A new tech partnership has been created to help combat human trafficking and protect the world’s most vulnerable citizens.
The collaboration between global non-profit network The Knoble, and transformation consultancy North Highland aims to map financial flows supporting the trade of people across international borders, and put together a long-term member engagement strategy to undermine the illicit activity.
Carrying out primary research with experts from federal law enforcement, prosecutors, financial institutions, and NGOs, North Highland has created an ecosystem map for the Illicit Massage Business (IMB) category of human trafficking.
The resulting framework provides a thorough picture of the actions and financial flows involved—from victim recruitment through exploitation, to the laundering of illicit funds, and back to the criminal organisations across the globe. It offers a significant step forward in promoting collaboration and data sharing among financial institutions, law enforcement, prosecutors, and NGOs.
Ian Mitchell, Founder and Board Chair of The Knoble, said:
“Collaborating with North Highland means a lot to our organization and the work we’re doing with our network to protect the vulnerable populations financially exploited by criminal organizations.”
The framework should help refine the red flags that financial institutions use to identify IMB victims and operators. It will also be used to map all human trafficking categories, acting as a force multiplier in the global fight against this organised crime.
Jill Jacques, Global Financial Services Lead at North Highland, said:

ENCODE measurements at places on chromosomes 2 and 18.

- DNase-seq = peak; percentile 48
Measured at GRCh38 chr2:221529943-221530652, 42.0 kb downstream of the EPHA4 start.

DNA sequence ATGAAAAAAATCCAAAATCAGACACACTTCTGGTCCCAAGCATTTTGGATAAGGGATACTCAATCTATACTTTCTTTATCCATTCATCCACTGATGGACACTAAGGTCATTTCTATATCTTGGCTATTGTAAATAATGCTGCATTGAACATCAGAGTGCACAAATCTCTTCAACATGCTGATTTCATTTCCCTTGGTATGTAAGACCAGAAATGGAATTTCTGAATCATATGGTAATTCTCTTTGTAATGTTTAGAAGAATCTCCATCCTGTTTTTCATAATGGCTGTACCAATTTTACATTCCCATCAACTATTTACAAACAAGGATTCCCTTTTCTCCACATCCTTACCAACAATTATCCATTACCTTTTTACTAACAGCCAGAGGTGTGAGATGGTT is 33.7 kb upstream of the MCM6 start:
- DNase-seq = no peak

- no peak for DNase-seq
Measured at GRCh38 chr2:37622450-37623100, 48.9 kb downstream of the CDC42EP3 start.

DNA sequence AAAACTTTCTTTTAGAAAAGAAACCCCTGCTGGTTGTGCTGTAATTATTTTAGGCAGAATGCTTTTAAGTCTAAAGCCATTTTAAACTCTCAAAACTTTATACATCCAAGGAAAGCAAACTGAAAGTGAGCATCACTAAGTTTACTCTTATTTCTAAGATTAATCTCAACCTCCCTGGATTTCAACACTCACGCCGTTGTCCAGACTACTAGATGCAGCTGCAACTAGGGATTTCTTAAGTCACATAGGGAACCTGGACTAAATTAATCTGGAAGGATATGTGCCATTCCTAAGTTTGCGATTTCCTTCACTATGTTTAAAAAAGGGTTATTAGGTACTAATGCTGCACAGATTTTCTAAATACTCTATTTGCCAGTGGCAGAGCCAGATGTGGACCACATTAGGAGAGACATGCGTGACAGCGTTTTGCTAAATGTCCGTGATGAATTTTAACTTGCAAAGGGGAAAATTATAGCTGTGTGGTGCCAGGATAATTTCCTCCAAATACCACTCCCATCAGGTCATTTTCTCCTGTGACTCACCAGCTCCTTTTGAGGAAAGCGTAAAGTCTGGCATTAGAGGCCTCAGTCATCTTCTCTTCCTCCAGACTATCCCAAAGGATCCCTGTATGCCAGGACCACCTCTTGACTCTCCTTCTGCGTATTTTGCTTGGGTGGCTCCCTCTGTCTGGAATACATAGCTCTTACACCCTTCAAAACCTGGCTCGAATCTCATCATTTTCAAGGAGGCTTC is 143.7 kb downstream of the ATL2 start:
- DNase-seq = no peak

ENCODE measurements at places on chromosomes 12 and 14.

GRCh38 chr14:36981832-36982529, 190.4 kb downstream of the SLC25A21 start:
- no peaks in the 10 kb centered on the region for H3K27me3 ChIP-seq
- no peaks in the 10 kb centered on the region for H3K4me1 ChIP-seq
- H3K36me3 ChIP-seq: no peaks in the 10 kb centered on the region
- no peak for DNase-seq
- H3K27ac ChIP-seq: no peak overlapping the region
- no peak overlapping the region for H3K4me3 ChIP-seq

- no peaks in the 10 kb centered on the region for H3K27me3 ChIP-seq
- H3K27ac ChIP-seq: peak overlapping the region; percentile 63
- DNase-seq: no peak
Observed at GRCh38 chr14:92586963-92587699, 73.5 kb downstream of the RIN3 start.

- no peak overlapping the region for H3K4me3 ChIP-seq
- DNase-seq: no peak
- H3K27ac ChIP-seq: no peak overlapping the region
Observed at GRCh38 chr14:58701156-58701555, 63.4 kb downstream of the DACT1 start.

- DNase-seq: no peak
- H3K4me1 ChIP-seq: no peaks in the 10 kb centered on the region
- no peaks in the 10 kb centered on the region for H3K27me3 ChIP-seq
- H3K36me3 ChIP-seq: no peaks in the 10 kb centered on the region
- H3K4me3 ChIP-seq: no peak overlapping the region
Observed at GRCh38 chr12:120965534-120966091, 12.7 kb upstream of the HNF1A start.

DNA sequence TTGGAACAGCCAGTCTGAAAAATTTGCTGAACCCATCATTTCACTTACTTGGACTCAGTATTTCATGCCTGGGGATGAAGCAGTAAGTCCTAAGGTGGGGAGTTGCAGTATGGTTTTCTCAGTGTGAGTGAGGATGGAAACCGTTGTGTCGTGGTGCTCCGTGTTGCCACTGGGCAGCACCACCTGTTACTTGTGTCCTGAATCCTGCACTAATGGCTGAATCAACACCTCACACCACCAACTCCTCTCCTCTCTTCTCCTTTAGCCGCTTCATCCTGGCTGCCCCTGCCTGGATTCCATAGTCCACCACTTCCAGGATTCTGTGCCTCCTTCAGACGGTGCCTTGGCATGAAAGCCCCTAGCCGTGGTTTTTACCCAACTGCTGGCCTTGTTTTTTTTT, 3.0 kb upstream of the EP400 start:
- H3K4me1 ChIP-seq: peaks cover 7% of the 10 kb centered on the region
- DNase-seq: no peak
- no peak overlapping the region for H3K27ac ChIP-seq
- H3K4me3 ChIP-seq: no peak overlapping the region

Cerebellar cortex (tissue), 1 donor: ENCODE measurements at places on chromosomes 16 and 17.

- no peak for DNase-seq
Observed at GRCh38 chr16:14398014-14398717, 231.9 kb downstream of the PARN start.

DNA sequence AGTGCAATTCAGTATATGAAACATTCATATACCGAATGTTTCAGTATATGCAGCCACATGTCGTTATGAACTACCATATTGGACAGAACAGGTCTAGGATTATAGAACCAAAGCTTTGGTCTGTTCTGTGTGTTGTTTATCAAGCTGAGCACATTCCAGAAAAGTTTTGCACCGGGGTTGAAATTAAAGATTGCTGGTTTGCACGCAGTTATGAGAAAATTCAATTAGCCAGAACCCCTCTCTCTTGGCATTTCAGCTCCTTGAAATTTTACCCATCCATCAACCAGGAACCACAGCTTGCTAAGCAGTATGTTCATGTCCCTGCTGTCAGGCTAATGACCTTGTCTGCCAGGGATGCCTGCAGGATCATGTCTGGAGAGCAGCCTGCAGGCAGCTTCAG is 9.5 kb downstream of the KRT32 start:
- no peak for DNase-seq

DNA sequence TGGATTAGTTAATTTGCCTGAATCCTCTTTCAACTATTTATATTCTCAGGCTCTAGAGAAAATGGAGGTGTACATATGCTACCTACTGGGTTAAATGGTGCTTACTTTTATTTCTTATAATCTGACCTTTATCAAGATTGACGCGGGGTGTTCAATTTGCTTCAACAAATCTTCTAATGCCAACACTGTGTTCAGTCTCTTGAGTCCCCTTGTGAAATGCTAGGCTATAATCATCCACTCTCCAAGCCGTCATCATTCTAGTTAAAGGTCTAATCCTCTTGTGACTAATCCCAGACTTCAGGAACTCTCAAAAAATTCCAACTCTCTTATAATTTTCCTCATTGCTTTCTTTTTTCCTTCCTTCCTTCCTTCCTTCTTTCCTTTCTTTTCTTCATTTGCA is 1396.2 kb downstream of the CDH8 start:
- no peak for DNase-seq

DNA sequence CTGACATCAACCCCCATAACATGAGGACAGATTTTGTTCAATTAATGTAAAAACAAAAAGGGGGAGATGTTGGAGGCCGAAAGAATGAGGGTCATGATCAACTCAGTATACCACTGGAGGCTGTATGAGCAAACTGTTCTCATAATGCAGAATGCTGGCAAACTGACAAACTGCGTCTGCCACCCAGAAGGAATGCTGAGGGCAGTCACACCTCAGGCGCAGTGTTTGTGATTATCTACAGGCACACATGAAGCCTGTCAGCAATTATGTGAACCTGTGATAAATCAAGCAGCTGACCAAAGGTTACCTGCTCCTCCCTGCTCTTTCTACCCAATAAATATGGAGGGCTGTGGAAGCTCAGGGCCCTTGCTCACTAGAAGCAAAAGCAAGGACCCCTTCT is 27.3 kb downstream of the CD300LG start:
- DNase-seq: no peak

“Stakeholders in the fight against human trafficking are extremely siloed.
“As a result of our work together, The Knoble now has a holistic view of the IMB ecosystem and financial flows that can be used to drive effective education and strategic decision-making. This level of visibility could go a long way in dismantling the financial business model of criminals,” Jacques added.
In parallel with this work, North Highland performed qualitative research to cultivate a deeper sense of member empathy. This required needs-based member personas and persona-specific jobs-to-be-done. The results informed an ideation session which identified a variety of opportunities to drive member activation, engagement, and collaboration to support strategic initiatives.
By applying a bespoke prioritisation model, North Highland was able to deliver an 18-month member experience roadmap across three strategic time horizons.
Ian Mitchell said:
“Working together, we developed a new model of member engagement that will transform how we equip and engage our members. This enables us to launch and mobilize further initiatives, focus more strongly on meeting our members’ needs, and develop a model that will allow us to significantly grow our stakeholder network.”